Ex-Wales Audit Office man Anthony Snow defends payout
A former senior audit official has defended his £750,000 pay-off and thousands of pounds worth of training.
Anthony Snow answered questions about his severance package from the Wales Audit Office when he faced questions from AMs in the assembly.
He told the Public Accounts Committee he had no idea about the criminal behaviour of his former boss, ex-Auditor General Jeremy Colman.
Mr Colman was jailed after admitting possessing indecent images of children.
Mr Snow was chief operating officer at the public spending watchdog from 2005 until September 2009.
An internal review at the WAO later revealed Mr Colman instructed a colleague that nothing should be put in writing about payments to Mr Snow.
Mr Snow told AMs Mr Colman agreed to a request that the head of human resources was not involved in his departure.
But he added he was "completely unaware" that Mr Colman had taken external media advice about the redundancy and that he assumed it was going to be made public.
When Labour AM Alun Davies said he had been well compensated by the taxpayer, Mr Snow said: "Yes, and if you look at the actual entitlement I had less than half my income and three months to try to find another job in difficult economic times.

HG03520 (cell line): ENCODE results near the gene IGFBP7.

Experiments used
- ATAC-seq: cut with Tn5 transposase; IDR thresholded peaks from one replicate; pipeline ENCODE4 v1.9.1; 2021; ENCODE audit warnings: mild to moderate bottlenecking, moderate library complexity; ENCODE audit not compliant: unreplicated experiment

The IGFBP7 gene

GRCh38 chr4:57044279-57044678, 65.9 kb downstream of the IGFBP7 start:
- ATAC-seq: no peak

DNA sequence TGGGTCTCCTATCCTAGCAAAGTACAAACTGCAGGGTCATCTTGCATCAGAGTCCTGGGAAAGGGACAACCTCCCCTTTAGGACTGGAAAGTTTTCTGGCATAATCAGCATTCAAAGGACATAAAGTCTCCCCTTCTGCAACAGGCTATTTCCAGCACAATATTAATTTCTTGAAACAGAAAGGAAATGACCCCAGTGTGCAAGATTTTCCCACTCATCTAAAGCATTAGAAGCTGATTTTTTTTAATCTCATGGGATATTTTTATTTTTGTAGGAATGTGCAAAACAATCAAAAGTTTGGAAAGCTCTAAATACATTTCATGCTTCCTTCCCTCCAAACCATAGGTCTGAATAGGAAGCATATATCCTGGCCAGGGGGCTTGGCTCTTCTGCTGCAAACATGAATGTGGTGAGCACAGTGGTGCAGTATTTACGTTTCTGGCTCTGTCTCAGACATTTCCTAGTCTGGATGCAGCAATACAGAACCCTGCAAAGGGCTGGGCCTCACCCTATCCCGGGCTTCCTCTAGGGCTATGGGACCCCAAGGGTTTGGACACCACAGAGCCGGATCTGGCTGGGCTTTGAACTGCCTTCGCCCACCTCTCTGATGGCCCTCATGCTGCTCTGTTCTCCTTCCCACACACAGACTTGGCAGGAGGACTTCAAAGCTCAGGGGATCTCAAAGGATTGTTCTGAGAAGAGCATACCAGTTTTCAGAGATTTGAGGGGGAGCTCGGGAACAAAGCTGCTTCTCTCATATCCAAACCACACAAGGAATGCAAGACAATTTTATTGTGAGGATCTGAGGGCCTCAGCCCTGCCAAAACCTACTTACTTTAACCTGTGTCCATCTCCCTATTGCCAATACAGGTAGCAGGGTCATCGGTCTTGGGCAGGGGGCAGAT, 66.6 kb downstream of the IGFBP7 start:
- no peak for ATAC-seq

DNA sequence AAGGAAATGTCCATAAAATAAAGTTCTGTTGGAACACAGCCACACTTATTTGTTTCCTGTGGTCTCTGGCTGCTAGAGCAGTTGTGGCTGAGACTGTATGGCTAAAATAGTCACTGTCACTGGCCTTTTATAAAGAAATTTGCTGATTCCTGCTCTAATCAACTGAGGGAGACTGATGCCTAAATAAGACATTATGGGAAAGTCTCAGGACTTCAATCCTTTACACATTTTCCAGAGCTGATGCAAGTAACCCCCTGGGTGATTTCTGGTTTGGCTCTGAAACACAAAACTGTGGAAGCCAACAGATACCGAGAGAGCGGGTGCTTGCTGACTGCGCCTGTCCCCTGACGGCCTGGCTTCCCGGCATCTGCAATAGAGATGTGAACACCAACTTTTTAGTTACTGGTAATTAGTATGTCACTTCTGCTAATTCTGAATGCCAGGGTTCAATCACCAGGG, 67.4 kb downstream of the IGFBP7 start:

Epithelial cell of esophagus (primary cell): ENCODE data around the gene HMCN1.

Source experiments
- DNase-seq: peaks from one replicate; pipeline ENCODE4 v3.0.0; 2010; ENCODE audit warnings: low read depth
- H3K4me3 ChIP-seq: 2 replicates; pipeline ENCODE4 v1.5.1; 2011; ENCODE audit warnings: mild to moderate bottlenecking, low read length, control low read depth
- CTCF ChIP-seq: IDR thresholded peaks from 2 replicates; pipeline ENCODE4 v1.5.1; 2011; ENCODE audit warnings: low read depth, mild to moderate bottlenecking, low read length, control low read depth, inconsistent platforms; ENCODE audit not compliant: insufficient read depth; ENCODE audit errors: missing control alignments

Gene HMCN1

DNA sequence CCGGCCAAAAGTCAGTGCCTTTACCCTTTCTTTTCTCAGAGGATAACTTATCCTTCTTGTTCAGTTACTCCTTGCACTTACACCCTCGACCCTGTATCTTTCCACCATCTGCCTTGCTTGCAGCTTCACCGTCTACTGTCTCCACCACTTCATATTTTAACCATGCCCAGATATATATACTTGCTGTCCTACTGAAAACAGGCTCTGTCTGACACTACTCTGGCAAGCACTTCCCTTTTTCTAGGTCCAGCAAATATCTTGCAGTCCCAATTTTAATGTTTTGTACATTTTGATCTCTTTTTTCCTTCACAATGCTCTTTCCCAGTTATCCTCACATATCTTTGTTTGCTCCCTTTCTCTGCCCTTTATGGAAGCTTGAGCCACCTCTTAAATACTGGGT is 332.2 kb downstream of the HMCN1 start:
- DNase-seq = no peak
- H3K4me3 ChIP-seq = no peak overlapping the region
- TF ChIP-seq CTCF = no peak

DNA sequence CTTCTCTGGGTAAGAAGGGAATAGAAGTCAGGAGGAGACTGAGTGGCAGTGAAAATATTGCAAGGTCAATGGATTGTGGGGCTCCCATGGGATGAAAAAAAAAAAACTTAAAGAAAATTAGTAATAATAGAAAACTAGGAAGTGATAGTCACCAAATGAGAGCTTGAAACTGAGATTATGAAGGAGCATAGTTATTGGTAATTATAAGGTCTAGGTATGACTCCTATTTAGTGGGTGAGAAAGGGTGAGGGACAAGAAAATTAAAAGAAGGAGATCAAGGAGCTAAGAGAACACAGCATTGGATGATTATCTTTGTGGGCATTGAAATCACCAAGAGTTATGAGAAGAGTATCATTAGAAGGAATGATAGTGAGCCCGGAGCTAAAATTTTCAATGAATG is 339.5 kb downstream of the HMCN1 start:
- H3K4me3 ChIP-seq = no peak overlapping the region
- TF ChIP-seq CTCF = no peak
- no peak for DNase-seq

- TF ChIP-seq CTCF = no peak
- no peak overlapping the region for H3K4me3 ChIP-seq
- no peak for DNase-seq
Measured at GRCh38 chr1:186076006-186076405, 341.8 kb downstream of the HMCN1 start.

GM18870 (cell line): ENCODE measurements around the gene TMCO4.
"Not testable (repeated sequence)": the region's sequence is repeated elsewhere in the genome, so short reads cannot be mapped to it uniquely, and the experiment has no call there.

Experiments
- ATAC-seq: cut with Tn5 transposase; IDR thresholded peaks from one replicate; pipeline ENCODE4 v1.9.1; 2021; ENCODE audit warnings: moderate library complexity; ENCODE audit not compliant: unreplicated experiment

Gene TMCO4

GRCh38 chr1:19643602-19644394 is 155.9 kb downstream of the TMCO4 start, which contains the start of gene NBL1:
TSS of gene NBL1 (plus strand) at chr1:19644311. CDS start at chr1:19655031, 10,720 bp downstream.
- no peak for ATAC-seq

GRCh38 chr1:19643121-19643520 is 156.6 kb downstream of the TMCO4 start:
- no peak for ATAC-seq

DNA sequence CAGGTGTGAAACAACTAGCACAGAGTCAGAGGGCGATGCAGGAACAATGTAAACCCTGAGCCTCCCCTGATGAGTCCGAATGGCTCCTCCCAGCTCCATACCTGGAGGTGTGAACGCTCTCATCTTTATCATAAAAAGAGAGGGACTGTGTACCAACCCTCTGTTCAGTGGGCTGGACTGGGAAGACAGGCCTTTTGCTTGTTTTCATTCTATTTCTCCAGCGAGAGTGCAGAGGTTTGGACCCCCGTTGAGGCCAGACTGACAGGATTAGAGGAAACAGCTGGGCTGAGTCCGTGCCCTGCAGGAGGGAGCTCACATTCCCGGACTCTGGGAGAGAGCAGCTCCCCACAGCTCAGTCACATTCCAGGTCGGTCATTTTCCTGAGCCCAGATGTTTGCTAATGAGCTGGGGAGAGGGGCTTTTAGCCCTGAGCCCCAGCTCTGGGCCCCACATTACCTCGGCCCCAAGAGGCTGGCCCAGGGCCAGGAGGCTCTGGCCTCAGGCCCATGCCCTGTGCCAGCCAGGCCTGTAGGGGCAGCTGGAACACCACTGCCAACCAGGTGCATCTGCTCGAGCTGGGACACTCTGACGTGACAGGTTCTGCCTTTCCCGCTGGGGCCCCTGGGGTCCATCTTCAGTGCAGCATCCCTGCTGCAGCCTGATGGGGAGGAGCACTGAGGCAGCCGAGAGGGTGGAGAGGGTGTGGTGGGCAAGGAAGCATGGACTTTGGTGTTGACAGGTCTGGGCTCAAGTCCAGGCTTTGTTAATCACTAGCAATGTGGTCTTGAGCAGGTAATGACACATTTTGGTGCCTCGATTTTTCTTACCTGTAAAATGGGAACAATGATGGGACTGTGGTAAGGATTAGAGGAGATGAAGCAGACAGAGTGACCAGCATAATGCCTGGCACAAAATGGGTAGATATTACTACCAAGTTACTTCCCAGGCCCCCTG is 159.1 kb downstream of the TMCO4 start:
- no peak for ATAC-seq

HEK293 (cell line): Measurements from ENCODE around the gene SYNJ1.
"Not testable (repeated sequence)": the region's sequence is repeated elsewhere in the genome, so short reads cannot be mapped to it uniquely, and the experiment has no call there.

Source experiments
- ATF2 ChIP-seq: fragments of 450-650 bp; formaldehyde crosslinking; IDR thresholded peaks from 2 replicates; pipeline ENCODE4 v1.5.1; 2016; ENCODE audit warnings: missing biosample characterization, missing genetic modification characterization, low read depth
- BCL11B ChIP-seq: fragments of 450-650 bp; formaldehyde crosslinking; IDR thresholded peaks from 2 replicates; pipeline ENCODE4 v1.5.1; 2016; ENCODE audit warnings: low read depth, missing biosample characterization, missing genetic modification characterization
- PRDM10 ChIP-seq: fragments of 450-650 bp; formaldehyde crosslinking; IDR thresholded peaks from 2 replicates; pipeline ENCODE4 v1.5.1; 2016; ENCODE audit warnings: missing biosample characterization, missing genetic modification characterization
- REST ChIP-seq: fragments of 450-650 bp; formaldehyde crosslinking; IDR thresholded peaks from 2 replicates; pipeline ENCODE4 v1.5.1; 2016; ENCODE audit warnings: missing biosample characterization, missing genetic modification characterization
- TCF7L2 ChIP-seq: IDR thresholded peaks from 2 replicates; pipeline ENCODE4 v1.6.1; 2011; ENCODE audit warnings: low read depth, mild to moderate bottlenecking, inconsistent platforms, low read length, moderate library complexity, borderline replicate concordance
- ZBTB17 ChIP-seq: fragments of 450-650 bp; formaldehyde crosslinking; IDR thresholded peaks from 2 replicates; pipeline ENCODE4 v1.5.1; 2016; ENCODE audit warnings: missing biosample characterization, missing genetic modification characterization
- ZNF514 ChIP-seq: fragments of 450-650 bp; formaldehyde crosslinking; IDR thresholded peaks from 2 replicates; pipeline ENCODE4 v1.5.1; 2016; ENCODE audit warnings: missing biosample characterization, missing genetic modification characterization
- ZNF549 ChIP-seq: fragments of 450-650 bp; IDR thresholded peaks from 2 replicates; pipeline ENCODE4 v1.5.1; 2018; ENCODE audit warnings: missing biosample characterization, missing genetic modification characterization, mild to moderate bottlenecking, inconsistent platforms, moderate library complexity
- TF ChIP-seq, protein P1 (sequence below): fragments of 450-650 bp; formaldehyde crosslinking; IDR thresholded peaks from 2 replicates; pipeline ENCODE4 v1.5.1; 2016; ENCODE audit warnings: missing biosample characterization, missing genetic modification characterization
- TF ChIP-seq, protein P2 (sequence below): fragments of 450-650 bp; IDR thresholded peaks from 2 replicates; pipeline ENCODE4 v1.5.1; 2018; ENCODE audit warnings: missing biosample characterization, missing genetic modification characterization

"I've ended up finding another job, but where I have to stay away from home every week of the year. So I beg to differ."
Asked whether he had any idea of Mr Colman's criminal activity, he said: "Absolutely not. None whatsoever."
Mr Snow said the cost of the training he received averaged about £8,500 a year.
Committee chairman Darren Millar asked about the "extraordinary sums of money" spent on training Mr Snow and said that "many people would regard it as quite lavish".
Asked whether he would like to apologise to the taxpayer, Mr Snow replied: "Those training courses I attended and in my view they represented value for money."
One of the sessions he undertook was on "presentational skills" with a voice expert.
Plaid Cymru AM Bethan Jenkins asked about some training he received in 2009 after learning his role was not going to continue.
She said: "All we would like is for you to acknowledge that when you were winding down your position it was not perhaps pertinent to go on training courses, especially executive coaching training courses, when your position was coming to an end."
Mr Snow said he had been aged 50, had worked in the sector for a long time and the coaching and mentoring helped him "move on".
One of the courses had already been booked months in advance of signing his departure agreement. Others were agreed with Mr Colman "because I had effectively been displaced".
He said he was surprised when Mr Colman told him he was considering making his post redundant, describing it as a "bolt out of the blue".
He told the committee the relationship between him and the then auditor general was "not a sociable relationship - it was a professional relationship".